Basics of Electromagnetic Fields

# Basics of Electromagnetic Fields

Electromagnetic fields (EMFs) are a fundamental aspect of physics, understood as physical fields produced by electrically charged objects. They affect the behavior of charged objects in the vicinity of the field. Electromagnetic fields extend indefinitely throughout space and can be seen as a combination of electric fields and magnetic fields.

## Electric Fields

An electric field is created by a charged object in the space surrounding it, and its effect is to exert a force on other charged objects in the field. The strength of an electric field is measured in volts per meter (V/m). The direction of the field is taken as the direction that a positive test charge would be pushed when placed in the field.

The electric field \(\vec{E}\) due to a point charge \(Q\) at a distance \(r\) is described by Coulomb’s law:

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\vec{E} = k_e \frac{Q}{r^2} \hat{r}

where \(k_e\) is Coulomb’s constant (\(8.9875 \times 10^9 Nm^2/C^2\)), \(Q\) is the charge, \(r\) is the radius/distance from the charge, and \(\hat{r}\) is the unit vector in the direction from the charge.

## Magnetic Fields

A magnetic field is a field of force created by moving charges (current) and magnetic dipoles, and has both a magnitude and a direction. The strength of a magnetic field is measured in teslas (T) or gauss (G), where 1 T = 10,000 G.

The magnetic field \(\vec{B}\) around a long, straight conductor with current \(I\) can be calculated with Ampere’s Law:

\vec{B} = \frac{\mu_0 I}{2\pi r} \hat{\phi}

where \(\mu_0\) is the permeability of free space (\(4\pi \times 10^{-7} Tm/A\)), \(I\) is the current, \(r\) is the distance from the wire, and \(\hat{\phi}\) is the unit vector in the direction of the magnetic field.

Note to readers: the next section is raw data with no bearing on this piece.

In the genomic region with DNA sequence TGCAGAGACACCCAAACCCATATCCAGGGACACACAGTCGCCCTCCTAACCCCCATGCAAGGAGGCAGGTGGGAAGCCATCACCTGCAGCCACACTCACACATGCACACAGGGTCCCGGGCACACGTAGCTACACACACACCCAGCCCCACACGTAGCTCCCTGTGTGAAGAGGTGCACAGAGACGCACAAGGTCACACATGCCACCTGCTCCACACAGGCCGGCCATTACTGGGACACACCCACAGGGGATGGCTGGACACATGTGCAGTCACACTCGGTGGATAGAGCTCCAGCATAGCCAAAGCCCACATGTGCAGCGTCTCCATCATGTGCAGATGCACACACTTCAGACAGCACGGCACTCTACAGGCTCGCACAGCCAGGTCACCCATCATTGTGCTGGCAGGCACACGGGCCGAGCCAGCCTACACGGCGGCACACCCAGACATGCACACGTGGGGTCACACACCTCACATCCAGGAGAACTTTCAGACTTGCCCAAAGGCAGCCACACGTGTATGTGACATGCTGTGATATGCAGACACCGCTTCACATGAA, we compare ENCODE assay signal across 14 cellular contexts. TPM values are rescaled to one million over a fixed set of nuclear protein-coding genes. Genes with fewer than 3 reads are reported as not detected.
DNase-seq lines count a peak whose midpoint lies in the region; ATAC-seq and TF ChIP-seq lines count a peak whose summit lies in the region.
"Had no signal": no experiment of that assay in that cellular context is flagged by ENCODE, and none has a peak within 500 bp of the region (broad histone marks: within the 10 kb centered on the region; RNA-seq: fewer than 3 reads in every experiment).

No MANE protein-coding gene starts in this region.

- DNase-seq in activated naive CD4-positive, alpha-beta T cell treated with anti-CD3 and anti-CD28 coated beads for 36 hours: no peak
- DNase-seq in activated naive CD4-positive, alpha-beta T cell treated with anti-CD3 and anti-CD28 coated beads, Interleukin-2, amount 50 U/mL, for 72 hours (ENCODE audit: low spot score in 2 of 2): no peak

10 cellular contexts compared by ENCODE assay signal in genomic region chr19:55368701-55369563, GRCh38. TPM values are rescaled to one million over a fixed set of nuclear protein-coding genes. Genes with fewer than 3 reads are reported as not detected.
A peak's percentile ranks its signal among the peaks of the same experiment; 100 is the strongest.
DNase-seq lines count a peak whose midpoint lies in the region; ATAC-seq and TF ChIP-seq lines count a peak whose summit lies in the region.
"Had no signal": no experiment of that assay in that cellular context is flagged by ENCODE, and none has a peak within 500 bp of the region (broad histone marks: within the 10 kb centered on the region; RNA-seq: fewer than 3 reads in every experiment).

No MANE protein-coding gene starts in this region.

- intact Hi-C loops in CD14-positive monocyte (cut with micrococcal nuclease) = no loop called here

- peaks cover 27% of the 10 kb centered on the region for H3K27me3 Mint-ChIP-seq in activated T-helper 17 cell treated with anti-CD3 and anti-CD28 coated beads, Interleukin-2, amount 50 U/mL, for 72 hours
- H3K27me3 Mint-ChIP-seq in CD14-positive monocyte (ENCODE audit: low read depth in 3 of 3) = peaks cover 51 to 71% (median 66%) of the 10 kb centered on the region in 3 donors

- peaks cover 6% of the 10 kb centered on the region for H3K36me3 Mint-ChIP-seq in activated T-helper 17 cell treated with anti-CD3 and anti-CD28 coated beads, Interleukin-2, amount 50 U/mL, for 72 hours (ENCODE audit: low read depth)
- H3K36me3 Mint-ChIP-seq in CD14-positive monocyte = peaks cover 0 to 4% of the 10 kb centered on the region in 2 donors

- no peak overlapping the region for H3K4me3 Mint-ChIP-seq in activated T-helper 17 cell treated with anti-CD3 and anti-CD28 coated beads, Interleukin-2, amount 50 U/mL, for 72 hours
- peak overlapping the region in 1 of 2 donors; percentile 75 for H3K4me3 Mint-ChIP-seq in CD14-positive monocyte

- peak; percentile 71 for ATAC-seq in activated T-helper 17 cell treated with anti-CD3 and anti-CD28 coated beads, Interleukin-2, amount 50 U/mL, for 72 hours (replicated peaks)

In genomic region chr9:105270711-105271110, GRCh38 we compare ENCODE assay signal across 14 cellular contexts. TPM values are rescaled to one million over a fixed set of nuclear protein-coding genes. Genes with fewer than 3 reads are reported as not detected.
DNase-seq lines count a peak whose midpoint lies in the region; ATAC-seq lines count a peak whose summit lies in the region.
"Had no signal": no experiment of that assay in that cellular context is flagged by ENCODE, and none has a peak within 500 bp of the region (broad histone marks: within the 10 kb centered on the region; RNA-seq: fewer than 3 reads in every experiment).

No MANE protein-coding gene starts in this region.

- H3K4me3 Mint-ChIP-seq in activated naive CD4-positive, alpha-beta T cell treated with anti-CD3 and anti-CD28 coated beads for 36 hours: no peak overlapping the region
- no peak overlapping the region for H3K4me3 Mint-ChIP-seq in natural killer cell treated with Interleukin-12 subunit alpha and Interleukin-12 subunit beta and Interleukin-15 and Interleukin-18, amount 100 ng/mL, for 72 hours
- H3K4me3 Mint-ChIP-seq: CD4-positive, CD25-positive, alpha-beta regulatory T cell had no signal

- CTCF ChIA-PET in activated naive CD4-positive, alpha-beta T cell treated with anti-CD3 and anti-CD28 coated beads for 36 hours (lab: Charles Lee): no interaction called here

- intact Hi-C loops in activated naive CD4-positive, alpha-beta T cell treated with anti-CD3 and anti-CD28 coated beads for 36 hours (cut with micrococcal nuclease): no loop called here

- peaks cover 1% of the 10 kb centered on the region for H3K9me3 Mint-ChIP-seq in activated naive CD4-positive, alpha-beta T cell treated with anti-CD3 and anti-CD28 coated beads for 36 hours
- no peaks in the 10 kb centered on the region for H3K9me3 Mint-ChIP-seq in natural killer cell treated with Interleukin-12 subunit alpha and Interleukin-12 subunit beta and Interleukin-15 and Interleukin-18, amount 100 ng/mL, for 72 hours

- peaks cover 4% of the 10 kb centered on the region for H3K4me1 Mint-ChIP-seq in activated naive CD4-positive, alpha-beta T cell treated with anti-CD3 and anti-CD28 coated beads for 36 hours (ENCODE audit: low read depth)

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## Electromagnetic Induction

Electromagnetic induction occurs when a time-varying magnetic field creates an electric field. This is described by Faraday’s law, which states that the induced electromotive force (EMF) in any closed circuit is equal to the negative of the time rate of change of the magnetic flux through the circuit.

Faraday’s law can be written as:

\text{EMF} = -\frac{d\Phi_B}{dt}

where \(\Phi_B \) is the magnetic flux through the circuit.

## Maxwell’s Equations

Maxwell’s equations are the set of four fundamental equations that describe how electric fields and magnetic fields propagate and how they are generated by charges and currents.

1. Gauss’s law for electricity (electric flux):
\oint \vec{E} \cdot d\vec{A} = \frac{Q_{\text{enc}}}{\varepsilon_0}

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2. Gauss’s law for magnetism (magnetic field lines are closed loops):
\oint \vec{B} \cdot d\vec{A} = 0

3. Faraday’s law of induction (EMF induced by time-varying magnetic field):
\oint \vec{E} \cdot d\vec{l} = -\frac{d\Phi_B}{dt}

4. Ampère’s Circuital Law (magnetic field around a conductor):
\oint \vec{B} \cdot d\vec{l} = \mu_0 I_{\text{enc}} + \mu_0 \varepsilon_0 \frac{d\Phi_E}{dt}

# Problems and Solutions

Here are 20 problems with solutions related to the basics of electromagnetic fields.

Problem 1: Calculate the electric field intensity at a distance of 1 meter from a point charge of \(2 \times 10^{-6} C\).
\vec{E} = k_e \frac{Q}{r^2} = (8.9875 \times 10^9 Nm^2/C^2) \frac{2 \times 10^{-6} C}{(1 m)^2} = 17975 \, \text{N/C}

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